There has, in the recent past, been talk of a “digital switchover” of radio in the UK. This is similar to the process which phased out analogue television in Britain between 2007 and 2012. According to RAJAR – the agency responsible for measuring radio audiences – only 44% of British radio listeners still use analogue in 2019. It only took a year for this figure to fall from 50%. Additionally, the analogue system is restricted by frequency, whilst digital radio minimises the bit rate of transmissions to allow more stations to be broadcast. Consequently, the proposal to digitalise radio has experienced a boost in support. Although nothing has yet been cemented, the digitalisation of radio is inevitable as the UK modernises. The FM pirate broadcasts will soon be no more.
But hope is not lost. Ironically, part of the process that kills off analogue radio is promising to be the saviour of its stations. Many have made the transition to concurrently broadcast online. In 2006 Rinse began broadcasting online, and Kool FM relaunched online as Kool London in 2010. A paper published back in 2009 suggested that although online radio stations had been around since the mid-1990s, they lacked any real listener base. This was plausibly based upon a lack of familiarity with the medium and a low affinity with radio listening. However, as generations have grown up with the internet, our online presence and competence has increased. Alongside this transfer to the internet, a new wave of stations firmly rooted in their online presence have magnetised followers. Stations like Balamii, Reprezent, and NTS have established incredible reputations for themselves.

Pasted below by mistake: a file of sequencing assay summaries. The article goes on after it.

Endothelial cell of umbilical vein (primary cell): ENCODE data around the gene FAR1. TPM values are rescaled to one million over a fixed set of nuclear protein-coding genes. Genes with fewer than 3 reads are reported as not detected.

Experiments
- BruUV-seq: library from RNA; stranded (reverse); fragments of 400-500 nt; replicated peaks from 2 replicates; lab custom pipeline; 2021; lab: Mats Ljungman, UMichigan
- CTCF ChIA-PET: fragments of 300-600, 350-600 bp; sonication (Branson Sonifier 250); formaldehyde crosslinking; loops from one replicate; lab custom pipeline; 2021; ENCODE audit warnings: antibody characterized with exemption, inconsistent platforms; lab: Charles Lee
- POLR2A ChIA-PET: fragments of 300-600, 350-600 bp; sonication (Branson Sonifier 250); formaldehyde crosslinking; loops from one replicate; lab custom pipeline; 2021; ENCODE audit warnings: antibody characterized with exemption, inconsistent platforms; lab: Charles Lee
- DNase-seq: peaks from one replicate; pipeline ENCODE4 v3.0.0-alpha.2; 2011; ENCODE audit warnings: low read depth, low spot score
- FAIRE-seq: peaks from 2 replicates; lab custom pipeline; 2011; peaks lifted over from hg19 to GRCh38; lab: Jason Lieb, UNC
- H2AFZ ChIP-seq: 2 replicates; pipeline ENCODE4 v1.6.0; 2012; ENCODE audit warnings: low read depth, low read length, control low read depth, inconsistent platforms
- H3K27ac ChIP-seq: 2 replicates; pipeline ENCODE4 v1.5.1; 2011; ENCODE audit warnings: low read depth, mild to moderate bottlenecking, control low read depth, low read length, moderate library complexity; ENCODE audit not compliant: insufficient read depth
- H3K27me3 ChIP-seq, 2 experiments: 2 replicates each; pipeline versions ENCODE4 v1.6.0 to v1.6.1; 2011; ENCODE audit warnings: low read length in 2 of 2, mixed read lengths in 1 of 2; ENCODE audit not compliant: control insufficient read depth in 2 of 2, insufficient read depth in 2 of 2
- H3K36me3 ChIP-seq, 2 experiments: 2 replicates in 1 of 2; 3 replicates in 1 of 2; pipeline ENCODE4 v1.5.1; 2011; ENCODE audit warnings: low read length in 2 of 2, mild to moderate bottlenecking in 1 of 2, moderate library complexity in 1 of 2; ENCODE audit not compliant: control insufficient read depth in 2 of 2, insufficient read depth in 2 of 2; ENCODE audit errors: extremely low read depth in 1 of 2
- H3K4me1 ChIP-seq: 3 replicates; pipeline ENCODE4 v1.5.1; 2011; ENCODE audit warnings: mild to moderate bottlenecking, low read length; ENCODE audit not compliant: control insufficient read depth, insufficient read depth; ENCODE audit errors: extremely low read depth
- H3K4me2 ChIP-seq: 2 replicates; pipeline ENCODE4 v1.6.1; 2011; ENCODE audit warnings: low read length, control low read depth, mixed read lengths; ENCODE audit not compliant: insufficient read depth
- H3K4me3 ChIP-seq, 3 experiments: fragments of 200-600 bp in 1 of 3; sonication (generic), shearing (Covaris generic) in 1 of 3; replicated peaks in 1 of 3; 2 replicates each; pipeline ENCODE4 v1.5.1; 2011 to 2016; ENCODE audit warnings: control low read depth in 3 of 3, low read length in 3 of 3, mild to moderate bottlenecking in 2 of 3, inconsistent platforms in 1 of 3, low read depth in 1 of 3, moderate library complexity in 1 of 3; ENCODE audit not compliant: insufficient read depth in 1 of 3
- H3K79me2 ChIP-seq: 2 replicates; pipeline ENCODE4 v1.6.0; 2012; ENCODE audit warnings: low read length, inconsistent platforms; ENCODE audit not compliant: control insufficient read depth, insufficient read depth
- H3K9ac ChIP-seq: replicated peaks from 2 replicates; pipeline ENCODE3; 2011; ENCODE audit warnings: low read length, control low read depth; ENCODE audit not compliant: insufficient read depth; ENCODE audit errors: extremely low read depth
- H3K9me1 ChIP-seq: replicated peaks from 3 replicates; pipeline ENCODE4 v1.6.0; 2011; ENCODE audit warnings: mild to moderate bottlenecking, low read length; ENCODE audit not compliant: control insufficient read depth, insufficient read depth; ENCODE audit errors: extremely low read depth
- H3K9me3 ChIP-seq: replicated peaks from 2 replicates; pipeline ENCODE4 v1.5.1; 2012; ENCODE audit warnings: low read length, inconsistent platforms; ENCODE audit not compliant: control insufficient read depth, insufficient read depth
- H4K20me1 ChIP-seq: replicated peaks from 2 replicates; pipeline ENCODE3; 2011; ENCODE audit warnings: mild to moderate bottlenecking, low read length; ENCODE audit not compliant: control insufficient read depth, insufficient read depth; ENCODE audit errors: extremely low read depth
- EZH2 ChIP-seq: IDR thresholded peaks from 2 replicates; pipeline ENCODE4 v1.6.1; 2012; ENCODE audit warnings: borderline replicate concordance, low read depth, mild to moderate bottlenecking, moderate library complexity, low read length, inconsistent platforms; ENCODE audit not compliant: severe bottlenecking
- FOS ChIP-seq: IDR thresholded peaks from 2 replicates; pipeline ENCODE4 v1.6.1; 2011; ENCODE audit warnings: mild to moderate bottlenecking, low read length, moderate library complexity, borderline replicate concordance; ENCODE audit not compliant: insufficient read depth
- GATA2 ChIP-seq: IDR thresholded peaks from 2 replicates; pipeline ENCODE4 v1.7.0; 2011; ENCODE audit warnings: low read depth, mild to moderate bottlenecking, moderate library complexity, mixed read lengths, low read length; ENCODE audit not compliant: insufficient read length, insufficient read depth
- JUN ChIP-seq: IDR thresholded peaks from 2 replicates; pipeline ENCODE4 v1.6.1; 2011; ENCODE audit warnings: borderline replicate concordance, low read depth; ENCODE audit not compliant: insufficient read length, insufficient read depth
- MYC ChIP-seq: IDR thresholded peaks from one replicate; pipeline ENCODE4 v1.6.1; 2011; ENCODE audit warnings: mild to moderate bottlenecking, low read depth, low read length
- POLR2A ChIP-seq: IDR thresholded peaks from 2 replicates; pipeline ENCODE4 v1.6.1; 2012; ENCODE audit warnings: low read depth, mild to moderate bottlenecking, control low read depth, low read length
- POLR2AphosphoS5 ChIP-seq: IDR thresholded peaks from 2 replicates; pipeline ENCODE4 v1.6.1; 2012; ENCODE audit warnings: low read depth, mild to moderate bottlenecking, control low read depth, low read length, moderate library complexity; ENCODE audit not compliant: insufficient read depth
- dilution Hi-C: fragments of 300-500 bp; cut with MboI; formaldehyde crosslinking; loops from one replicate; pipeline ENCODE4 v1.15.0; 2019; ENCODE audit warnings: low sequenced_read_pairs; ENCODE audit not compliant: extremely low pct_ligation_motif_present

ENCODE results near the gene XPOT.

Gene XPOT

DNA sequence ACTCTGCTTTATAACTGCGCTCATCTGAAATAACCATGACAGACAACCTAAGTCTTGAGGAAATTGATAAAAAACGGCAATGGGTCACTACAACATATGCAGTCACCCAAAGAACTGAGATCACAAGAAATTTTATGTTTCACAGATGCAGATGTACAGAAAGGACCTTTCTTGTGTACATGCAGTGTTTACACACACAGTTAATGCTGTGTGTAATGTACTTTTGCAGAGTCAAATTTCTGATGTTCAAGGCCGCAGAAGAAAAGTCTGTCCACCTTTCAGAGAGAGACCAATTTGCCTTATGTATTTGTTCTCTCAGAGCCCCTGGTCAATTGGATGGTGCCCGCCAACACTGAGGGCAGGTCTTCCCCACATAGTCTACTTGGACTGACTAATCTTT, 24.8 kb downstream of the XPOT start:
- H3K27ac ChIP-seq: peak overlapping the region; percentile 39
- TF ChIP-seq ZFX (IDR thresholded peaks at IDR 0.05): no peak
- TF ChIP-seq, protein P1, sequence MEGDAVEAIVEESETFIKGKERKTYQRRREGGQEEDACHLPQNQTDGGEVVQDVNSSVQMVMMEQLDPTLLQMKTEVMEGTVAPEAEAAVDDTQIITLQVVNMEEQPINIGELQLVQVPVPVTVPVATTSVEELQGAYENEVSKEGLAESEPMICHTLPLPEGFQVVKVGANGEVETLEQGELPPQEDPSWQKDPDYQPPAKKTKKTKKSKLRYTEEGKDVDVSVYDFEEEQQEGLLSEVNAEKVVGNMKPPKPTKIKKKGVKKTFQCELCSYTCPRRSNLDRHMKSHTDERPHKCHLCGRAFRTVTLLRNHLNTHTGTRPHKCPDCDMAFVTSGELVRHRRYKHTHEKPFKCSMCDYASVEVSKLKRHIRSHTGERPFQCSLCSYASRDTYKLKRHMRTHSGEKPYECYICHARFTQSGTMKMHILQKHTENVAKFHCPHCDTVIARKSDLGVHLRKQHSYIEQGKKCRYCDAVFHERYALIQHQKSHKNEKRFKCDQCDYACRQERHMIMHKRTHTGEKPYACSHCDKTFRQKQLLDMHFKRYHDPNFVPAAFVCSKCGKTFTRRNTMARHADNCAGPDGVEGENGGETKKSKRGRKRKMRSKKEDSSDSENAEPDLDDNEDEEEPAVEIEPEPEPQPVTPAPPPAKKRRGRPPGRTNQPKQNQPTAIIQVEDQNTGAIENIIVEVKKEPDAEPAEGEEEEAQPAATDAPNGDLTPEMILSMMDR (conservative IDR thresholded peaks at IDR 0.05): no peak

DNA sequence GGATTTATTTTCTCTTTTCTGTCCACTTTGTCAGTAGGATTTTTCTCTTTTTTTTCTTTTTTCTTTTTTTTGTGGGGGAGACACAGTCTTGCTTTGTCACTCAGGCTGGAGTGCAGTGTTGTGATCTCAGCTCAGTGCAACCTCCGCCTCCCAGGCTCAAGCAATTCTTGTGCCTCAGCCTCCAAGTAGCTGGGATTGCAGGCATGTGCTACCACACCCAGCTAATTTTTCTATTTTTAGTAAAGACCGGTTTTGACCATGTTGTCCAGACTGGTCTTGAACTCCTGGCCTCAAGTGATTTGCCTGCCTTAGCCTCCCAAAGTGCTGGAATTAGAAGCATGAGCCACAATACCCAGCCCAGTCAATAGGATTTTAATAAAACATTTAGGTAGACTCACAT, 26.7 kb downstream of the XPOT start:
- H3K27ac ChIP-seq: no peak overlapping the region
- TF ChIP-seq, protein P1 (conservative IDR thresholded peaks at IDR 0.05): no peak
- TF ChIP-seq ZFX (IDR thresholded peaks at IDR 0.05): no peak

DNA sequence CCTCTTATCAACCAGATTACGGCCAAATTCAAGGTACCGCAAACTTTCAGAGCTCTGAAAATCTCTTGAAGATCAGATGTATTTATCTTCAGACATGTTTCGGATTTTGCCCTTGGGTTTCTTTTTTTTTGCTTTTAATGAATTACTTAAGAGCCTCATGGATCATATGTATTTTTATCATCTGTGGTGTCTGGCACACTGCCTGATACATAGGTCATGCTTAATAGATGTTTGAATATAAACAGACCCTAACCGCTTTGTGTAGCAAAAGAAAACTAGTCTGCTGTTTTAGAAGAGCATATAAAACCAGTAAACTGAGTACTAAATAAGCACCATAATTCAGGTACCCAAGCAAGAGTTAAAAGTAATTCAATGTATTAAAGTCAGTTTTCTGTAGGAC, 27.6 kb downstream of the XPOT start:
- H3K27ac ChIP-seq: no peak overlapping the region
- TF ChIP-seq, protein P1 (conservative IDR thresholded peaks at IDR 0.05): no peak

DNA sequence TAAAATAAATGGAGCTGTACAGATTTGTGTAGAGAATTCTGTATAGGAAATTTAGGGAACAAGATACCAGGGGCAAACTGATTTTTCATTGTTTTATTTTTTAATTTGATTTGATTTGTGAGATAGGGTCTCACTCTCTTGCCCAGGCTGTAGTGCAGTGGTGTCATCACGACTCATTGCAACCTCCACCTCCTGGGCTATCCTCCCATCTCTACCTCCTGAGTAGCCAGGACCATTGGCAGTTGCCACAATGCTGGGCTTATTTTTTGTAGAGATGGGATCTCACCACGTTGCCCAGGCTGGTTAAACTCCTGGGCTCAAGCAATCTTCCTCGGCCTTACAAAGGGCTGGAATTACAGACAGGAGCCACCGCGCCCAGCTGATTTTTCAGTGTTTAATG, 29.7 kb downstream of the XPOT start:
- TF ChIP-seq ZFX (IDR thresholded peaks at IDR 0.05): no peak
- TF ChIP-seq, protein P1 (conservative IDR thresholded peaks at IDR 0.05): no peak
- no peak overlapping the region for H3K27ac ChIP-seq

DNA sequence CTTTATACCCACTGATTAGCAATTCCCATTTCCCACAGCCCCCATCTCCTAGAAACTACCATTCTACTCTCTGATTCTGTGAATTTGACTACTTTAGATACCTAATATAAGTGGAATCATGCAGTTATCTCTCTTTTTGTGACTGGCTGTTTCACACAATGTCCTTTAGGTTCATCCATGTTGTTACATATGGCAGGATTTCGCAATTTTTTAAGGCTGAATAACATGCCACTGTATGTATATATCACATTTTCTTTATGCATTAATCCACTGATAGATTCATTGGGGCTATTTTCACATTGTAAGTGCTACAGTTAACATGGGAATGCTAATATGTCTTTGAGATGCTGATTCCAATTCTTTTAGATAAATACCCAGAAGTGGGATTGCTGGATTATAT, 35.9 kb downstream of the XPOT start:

Through these, it appears the essence of Pirate radio is still very much alive. The DIY attitude that drove Pirate reflects how the spirit of music in the UK is still deeply rooted in the underground, even if the music itself is becoming more popular. Balamii recently started their own booking agency, whilst Reprezent has worked closely with Lovebox to broadcast the festival and establish a free training initiative to develop talent in the local community. Using the internet means that stations are no longer restricted by location. They can transmit to a global audience. Archived programming means their content creators can build catalogues of work uploaded to sites like Soundcloud and Mixcloud. The integration of social media into this model has boosted popularity, and the option to broadcast to sites likes Facebook maintains interaction between creators and their audience.
Although the dial may soon be dead, pirate radio won’t be. Perhaps no longer pirate in nature, the self-reliant mentality that has proven to support the medium time and time again has driven it to develop into the age of the Internet. The homespun ethic is still fuelling young creatives to this day. The future is more than bright for radio in the UK. Internet broadcasting has re-affirmed that music is for the people. The ability to dictate your own broadcasts and show love to what you’re passionate about keeps scenes alive and fruitful. It allows artists to gain exposure and develop their sound and empowers them to forge careers for themselves.